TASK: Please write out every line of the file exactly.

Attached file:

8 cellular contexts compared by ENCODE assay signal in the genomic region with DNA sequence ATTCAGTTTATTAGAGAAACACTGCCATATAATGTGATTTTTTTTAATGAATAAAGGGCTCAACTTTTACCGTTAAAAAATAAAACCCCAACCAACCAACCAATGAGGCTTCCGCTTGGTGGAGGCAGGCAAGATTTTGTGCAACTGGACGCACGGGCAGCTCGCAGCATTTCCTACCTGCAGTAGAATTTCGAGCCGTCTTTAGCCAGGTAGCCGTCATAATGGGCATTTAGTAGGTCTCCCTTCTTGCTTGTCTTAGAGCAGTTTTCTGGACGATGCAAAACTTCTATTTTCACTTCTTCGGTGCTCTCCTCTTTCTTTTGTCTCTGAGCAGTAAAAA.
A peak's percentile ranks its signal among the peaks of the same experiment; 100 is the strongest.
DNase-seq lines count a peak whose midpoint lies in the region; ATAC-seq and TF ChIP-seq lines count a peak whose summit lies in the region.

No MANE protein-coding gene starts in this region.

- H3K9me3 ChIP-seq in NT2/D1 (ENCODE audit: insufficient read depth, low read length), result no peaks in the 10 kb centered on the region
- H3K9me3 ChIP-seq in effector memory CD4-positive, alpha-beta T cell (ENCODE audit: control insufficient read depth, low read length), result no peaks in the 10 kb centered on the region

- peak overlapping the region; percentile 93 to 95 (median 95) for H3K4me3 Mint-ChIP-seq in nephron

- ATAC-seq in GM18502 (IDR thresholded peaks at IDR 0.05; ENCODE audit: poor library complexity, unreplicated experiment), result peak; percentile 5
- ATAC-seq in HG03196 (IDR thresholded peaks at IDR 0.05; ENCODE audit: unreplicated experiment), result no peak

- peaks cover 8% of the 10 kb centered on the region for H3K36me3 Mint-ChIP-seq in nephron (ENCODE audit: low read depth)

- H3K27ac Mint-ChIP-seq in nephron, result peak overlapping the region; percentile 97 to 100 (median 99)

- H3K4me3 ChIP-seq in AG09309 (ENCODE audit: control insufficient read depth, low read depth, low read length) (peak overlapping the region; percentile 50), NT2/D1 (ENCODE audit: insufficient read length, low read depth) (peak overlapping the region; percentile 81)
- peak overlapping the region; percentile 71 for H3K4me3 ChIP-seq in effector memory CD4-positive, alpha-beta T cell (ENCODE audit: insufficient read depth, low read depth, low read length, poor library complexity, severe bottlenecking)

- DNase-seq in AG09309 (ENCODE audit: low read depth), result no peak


8 cellular contexts compared by ENCODE assay signal in the genomic region with DNA sequence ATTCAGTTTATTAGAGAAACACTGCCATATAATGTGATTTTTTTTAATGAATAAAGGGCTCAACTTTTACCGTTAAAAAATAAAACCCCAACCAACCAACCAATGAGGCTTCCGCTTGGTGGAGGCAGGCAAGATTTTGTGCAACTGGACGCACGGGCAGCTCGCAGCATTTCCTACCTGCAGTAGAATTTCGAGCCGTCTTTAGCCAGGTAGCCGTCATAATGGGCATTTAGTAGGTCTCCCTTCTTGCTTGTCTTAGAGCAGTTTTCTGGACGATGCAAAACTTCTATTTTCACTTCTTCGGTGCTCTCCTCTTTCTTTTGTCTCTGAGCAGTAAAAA.
A peak's percentile ranks its signal among the peaks of the same experiment; 100 is the strongest.
DNase-seq lines count a peak whose midpoint lies in the region; ATAC-seq and TF ChIP-seq lines count a peak whose summit lies in the region.

No MANE protein-coding gene starts in this region.

- H3K9me3 ChIP-seq in NT2/D1 (ENCODE audit: insufficient read depth, low read length), result no peaks in the 10 kb centered on the region
- H3K9me3 ChIP-seq in effector memory CD4-positive, alpha-beta T cell (ENCODE audit: control insufficient read depth, low read length), result no peaks in the 10 kb centered on the region

- peak overlapping the region; percentile 93 to 95 (median 95) for H3K4me3 Mint-ChIP-seq in nephron

- ATAC-seq in GM18502 (IDR thresholded peaks at IDR 0.05; ENCODE audit: poor library complexity, unreplicated experiment), result peak; percentile 5
- ATAC-seq in HG03196 (IDR thresholded peaks at IDR 0.05; ENCODE audit: unreplicated experiment), result no peak

- peaks cover 8% of the 10 kb centered on the region for H3K36me3 Mint-ChIP-seq in nephron (ENCODE audit: low read depth)

- H3K27ac Mint-ChIP-seq in nephron, result peak overlapping the region; percentile 97 to 100 (median 99)

- H3K4me3 ChIP-seq in AG09309 (ENCODE audit: control insufficient read depth, low read depth, low read length) (peak overlapping the region; percentile 50), NT2/D1 (ENCODE audit: insufficient read length, low read depth) (peak overlapping the region; percentile 81)
- peak overlapping the region; percentile 71 for H3K4me3 ChIP-seq in effector memory CD4-positive, alpha-beta T cell (ENCODE audit: insufficient read depth, low read depth, low read length, poor library complexity, severe bottlenecking)

- DNase-seq in AG09309 (ENCODE audit: low read depth), result no peak